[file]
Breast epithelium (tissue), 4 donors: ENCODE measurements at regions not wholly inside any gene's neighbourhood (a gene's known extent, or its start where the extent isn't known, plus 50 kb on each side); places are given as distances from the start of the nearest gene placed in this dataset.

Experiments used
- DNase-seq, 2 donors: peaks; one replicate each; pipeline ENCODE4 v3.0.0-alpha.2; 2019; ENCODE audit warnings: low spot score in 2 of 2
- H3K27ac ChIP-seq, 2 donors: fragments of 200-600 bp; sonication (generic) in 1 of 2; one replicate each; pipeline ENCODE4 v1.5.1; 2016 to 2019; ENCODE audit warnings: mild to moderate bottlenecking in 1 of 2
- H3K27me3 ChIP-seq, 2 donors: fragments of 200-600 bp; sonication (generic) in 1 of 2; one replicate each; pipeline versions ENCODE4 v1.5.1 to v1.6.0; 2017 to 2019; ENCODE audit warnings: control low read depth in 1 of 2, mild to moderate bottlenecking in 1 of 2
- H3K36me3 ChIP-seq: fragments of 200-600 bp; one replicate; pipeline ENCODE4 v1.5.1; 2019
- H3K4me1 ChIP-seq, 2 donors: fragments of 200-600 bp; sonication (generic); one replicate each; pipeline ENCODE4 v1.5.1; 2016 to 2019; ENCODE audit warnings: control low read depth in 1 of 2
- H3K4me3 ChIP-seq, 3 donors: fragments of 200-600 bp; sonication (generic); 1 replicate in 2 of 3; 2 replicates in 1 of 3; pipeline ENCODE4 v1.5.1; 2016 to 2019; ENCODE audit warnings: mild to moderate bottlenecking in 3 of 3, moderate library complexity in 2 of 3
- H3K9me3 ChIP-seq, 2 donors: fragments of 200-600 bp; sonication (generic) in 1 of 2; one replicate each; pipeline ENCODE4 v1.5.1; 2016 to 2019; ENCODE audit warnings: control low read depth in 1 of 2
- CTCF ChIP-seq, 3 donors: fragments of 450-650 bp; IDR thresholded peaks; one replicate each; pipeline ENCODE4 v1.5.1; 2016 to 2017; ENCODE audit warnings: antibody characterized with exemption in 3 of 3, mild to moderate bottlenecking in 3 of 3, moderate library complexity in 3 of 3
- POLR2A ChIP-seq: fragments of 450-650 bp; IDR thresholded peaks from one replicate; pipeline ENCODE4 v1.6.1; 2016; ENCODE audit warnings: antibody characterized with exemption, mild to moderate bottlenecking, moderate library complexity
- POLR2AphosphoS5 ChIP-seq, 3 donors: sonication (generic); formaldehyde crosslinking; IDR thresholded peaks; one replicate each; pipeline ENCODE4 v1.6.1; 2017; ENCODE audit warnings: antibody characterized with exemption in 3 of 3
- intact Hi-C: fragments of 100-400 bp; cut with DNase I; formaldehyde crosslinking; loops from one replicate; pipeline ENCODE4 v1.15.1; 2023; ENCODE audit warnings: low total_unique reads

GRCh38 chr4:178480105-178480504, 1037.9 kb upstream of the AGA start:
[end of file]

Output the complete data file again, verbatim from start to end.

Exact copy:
Breast epithelium (tissue), 4 donors: ENCODE measurements at regions not wholly inside any gene's neighbourhood (a gene's known extent, or its start where the extent isn't known, plus 50 kb on each side); places are given as distances from the start of the nearest gene placed in this dataset.

Experiments used
- DNase-seq, 2 donors: peaks; one replicate each; pipeline ENCODE4 v3.0.0-alpha.2; 2019; ENCODE audit warnings: low spot score in 2 of 2
- H3K27ac ChIP-seq, 2 donors: fragments of 200-600 bp; sonication (generic) in 1 of 2; one replicate each; pipeline ENCODE4 v1.5.1; 2016 to 2019; ENCODE audit warnings: mild to moderate bottlenecking in 1 of 2
- H3K27me3 ChIP-seq, 2 donors: fragments of 200-600 bp; sonication (generic) in 1 of 2; one replicate each; pipeline versions ENCODE4 v1.5.1 to v1.6.0; 2017 to 2019; ENCODE audit warnings: control low read depth in 1 of 2, mild to moderate bottlenecking in 1 of 2
- H3K36me3 ChIP-seq: fragments of 200-600 bp; one replicate; pipeline ENCODE4 v1.5.1; 2019
- H3K4me1 ChIP-seq, 2 donors: fragments of 200-600 bp; sonication (generic); one replicate each; pipeline ENCODE4 v1.5.1; 2016 to 2019; ENCODE audit warnings: control low read depth in 1 of 2
- H3K4me3 ChIP-seq, 3 donors: fragments of 200-600 bp; sonication (generic); 1 replicate in 2 of 3; 2 replicates in 1 of 3; pipeline ENCODE4 v1.5.1; 2016 to 2019; ENCODE audit warnings: mild to moderate bottlenecking in 3 of 3, moderate library complexity in 2 of 3
- H3K9me3 ChIP-seq, 2 donors: fragments of 200-600 bp; sonication (generic) in 1 of 2; one replicate each; pipeline ENCODE4 v1.5.1; 2016 to 2019; ENCODE audit warnings: control low read depth in 1 of 2
- CTCF ChIP-seq, 3 donors: fragments of 450-650 bp; IDR thresholded peaks; one replicate each; pipeline ENCODE4 v1.5.1; 2016 to 2017; ENCODE audit warnings: antibody characterized with exemption in 3 of 3, mild to moderate bottlenecking in 3 of 3, moderate library complexity in 3 of 3
- POLR2A ChIP-seq: fragments of 450-650 bp; IDR thresholded peaks from one replicate; pipeline ENCODE4 v1.6.1; 2016; ENCODE audit warnings: antibody characterized with exemption, mild to moderate bottlenecking, moderate library complexity
- POLR2AphosphoS5 ChIP-seq, 3 donors: sonication (generic); formaldehyde crosslinking; IDR thresholded peaks; one replicate each; pipeline ENCODE4 v1.6.1; 2017; ENCODE audit warnings: antibody characterized with exemption in 3 of 3
- intact Hi-C: fragments of 100-400 bp; cut with DNase I; formaldehyde crosslinking; loops from one replicate; pipeline ENCODE4 v1.15.1; 2023; ENCODE audit warnings: low total_unique reads

GRCh38 chr4:178480105-178480504, 1037.9 kb upstream of the AGA start: